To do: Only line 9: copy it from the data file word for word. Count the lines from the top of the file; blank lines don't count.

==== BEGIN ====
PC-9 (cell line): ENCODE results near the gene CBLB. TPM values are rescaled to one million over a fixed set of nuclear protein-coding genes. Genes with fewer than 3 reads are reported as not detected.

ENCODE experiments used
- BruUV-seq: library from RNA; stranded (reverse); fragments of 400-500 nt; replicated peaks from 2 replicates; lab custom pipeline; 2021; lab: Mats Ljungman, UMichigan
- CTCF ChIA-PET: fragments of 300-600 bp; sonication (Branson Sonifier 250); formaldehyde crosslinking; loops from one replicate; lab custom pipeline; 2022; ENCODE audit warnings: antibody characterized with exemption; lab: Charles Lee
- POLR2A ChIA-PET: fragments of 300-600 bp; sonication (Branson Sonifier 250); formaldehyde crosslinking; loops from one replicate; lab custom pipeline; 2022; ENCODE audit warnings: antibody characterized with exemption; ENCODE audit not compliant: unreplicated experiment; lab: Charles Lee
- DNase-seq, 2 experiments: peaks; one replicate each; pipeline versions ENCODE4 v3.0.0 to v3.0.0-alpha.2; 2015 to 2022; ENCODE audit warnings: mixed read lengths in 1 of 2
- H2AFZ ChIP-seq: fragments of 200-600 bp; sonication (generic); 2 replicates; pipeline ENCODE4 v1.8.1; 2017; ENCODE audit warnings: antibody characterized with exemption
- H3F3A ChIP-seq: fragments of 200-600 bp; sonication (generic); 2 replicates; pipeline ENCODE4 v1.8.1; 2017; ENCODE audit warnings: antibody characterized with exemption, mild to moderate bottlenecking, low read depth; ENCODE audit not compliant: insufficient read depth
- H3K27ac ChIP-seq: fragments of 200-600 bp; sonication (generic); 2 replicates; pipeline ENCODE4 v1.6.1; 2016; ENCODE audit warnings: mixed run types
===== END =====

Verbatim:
- H3K27ac ChIP-seq: fragments of 200-600 bp; sonication (generic); 2 replicates; pipeline ENCODE4 v1.6.1; 2016; ENCODE audit warnings: mixed run types